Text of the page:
Don’t suffer in silence. It is thought that around 115,000 people in the UK are living with Crohn’s Disease but many more people may go undiagnosed due to the stigma attached to the condition.
Dr Steven Mann, consultant gastroenterologist at Spire Bushey Hospital in Watford, takes an in-depth look at Crohn’s Disease, its causes, its effect and the treatments available to sufferers.
What is Crohn’s disease?
Crohn’s disease is a chronic condition of the intestinal tract due to inflammation at any site from the mouth down to the anus. Crohn’s is one of two main conditions associated with bowel inflammation, the other being ulcerative colitis.
Typically patients present in the second or third decade with abdominal pain, diarrhoea and weight loss, but any age group can be affected with a large number of cases developing between the ages of 60 and 80.
The affected segments of the bowel will look red and swollen with ulcers which can lead to strictures (narrowed segments), but also fistulae, which are abnormal connections between two parts of the bowel, or between bowel and skin or other organs such as the bladder.
What causes it?
Patients with Crohn’s have abnormal regulation of the immune system that resides in the wall of the intestine. This is considered to be partly due to genetic susceptibility and, in part, to some unknown environmental stimulus. It is thought that there is no single causal factor in all patients, but several contributing factors in a genetically susceptible individual.
Is it hereditary?
Not exactly. There is no single gene abnormality that is passed down the generations like other purely genetic conditions such as cystic fibrosis or Huntington’s disease. However there are increased risks in family members of affected individuals and there are clusters of cases within families, implying a stronger genetic contribution in some groups.
What is the role of the immune system?
The immune system is there to protect us from foreign antigens (proteins) and to help us fight infections. In the gut, the immune system is huge and contributes a regulatory control without which we would all develop reactions to every organism that resides in the colon and every new protein that we ingest. If the control system is lost then it can lead to gut inflammation and Crohn’s Disease.
How can environmental factors impact it?
The most striking environmental trigger is smoking- smokers have a worse outcome than non-smokers with more operations and more flare-ups requiring steroids. Furthermore, stopping smoking has an extremely positive benefit on the patient’s outcome.
What is the role of stress?
Like a lot of gastrointestinal conditions, stress is known to be an aggravating factor. There are plausible mechanisms by which stress influences the gut to become more inflamed. Although controversial, it is generally considered that flare-ups may be associated with stressful life events such as bereavement, redundancy, etc. However stress is not the cause of the underlying condition. Furthermore, anxious patients may be more susceptible to the impact of stress and anxiety on their gut, leading to more symptoms in general.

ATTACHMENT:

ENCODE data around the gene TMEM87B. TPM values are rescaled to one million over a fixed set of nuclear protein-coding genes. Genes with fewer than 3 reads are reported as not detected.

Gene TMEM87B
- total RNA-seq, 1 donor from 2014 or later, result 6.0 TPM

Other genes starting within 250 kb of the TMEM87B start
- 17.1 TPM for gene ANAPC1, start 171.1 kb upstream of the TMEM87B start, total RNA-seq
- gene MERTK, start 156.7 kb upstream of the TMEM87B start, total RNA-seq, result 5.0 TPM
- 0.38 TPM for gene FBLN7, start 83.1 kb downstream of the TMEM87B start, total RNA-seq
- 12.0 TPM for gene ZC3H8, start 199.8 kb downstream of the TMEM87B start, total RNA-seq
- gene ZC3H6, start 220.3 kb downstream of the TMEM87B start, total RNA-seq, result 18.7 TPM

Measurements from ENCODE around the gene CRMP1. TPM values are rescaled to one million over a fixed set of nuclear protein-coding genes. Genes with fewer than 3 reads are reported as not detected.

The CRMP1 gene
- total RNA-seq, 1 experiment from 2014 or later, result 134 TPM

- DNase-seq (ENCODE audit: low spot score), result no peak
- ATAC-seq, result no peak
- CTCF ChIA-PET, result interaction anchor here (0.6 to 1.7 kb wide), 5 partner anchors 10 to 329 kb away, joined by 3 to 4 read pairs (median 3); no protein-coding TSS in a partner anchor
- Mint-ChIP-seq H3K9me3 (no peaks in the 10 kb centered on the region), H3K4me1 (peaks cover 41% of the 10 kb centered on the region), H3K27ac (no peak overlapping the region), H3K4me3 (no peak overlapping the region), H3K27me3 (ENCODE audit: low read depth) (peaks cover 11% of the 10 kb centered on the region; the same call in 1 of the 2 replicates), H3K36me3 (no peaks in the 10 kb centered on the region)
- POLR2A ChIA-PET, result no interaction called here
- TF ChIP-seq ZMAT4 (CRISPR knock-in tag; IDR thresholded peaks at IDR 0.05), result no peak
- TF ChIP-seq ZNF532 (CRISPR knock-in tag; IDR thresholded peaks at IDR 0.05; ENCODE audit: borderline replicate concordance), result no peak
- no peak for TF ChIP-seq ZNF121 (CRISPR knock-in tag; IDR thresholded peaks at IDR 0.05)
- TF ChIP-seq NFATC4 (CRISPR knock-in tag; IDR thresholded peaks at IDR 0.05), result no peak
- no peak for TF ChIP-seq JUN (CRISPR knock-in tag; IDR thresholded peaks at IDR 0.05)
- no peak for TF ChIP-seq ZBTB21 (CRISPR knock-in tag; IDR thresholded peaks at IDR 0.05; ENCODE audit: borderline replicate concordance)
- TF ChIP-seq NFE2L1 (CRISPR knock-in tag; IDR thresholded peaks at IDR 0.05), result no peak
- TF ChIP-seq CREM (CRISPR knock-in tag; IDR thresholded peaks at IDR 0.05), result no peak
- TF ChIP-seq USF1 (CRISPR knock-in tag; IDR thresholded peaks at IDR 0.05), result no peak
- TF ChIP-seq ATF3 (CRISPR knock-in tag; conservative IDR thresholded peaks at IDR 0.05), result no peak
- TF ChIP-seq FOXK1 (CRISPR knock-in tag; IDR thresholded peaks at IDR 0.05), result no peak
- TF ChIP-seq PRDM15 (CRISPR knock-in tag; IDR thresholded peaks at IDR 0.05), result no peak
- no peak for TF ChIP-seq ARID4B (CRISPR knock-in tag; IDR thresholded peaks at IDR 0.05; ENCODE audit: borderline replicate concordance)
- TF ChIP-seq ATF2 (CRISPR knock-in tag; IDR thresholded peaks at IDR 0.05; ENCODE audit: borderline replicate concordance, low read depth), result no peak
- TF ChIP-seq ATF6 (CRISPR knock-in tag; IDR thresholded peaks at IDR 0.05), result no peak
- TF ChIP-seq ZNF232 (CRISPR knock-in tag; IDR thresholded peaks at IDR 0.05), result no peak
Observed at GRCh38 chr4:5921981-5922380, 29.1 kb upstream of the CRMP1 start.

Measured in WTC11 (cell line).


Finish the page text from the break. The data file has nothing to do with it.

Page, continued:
What about diet?
There are several dietary factors thought to be associated with a higher incidence of Crohn’s but no single diet has been consistently attributed causing Crohn’s, largely due to the difficulty in recalling intakes of such things as refined sugars or red or processed meat, in the years prior to diagnosis.
Once a patient has established Crohn’s it may be necessary to modify the diet.
Whereas in healthy adults with normal intestines a high fibre diet is recommended this is not the case with many Crohn’s sufferers. Instead a low fibre diet will reduce the risk of blockages, so it is important to avoid things such as fruit and vegetable skins, pith of fruit, pips and seeds, leafy vegetables and other fibrous foods.
What treatments are available?
Treatments range from the very simple and largely ineffective mesalazine preparations, which are well established in ulcerative colitis, to steroids, either prednisolone which is commonly used in short bursts over 6- 8 weeks for flare-ups, or budesonide for ileo-caecal Crohn’s as this is effective for bowel inflammation and has a low risk of side-effects.
If a patient requires recurrent steroids (conventionally two or more courses in any 12-month period), the addition of steroid-sparing drugs may be considered.
These drugs have toxicities and require regular monitoring, but they do reduce the use of steroids and may heal the bowel wall inflammation.
If that fails to adequately control the disease, the patient requires biologics. The main ones, that have been in use since the 1990’s, are Infliximab which is a monoclonal antibody that targets a specific inflammatory protein.
This is given as an infusion every eight weeks; a similar drug called Adalimumab is given by injection under the skin every two weeks. Finally the newest drug to receive NICE approval for use in Crohn’s is Vedolizumab, another monoclonal antibody targeting a different protein, but proven to be a useful alternative for those patients who are intolerant to Infliximab or when the effects wear off.
What about surgery?
Some patients require surgery, either because the disease that is difficult to control with medical therapy or, in cases where there is obstruction due to strictures or other complications.
Can it be cured?
Unfortunately Crohn’s disease is a condition characterised by relapses and periods of remission. Even after medically-induced remission or following a surgical resection of any remaining diseased segment, there is the risk of relapse. We wouldn’t consider this condition as curable but there are some predictors that can guide us as to who will do well in the long term without a recurrence and who will be more likely to have further attacks.